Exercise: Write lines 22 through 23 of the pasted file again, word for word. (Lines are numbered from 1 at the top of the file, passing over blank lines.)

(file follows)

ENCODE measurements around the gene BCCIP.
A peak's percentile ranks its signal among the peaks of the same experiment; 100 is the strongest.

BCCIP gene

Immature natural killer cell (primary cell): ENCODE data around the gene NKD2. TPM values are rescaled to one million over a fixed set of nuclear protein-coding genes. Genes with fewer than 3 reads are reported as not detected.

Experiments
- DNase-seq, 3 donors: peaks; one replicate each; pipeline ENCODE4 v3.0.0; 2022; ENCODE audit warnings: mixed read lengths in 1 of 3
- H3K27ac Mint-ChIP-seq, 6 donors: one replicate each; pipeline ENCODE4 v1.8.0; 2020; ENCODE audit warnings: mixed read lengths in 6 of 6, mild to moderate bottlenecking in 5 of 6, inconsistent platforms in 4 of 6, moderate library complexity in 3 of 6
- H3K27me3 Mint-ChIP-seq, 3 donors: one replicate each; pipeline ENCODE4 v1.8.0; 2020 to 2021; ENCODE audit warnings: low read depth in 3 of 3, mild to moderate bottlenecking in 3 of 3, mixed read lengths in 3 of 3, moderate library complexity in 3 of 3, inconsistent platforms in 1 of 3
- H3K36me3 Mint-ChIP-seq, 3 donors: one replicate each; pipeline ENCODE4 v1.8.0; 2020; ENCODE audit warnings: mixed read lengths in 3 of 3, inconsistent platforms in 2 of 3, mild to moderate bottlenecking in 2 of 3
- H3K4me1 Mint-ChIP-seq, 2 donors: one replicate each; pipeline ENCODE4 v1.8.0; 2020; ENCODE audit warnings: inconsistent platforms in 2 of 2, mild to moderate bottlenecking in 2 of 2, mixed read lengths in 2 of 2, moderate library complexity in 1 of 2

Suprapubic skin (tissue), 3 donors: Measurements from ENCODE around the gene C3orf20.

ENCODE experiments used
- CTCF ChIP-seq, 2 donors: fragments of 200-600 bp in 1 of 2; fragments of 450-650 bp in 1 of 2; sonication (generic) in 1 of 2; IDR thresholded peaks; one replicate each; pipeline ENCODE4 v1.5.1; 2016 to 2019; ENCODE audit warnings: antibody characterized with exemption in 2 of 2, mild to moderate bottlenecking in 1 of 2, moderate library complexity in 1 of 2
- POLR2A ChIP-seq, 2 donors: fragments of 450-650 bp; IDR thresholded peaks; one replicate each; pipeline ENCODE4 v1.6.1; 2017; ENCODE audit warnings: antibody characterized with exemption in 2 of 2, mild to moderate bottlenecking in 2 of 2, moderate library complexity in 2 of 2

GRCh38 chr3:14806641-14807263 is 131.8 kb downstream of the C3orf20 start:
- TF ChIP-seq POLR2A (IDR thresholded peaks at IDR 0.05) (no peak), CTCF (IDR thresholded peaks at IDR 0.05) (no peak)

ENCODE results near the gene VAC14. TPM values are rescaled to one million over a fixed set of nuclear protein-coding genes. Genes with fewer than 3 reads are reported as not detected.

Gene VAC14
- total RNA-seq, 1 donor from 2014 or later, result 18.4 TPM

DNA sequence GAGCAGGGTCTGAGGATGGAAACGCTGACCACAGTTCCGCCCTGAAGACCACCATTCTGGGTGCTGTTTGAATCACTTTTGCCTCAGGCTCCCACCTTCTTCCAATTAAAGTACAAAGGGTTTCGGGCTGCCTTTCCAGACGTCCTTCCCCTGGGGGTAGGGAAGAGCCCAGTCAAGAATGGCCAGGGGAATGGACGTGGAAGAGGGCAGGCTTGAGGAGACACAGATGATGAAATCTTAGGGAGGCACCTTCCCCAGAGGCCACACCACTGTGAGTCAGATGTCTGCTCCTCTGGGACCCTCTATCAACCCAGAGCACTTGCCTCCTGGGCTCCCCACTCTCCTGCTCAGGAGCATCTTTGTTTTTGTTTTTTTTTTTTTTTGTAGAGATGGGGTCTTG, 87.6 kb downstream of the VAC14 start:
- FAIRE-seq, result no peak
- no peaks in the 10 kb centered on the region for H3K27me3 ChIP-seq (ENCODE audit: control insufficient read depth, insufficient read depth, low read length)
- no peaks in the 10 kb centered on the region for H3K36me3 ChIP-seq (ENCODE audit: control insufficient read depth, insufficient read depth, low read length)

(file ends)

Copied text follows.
- no peaks in the 10 kb centered on the region for H3K27me3 ChIP-seq (ENCODE audit: control insufficient read depth, insufficient read depth, low read length)
- no peaks in the 10 kb centered on the region for H3K36me3 ChIP-seq (ENCODE audit: control insufficient read depth, insufficient read depth, low read length)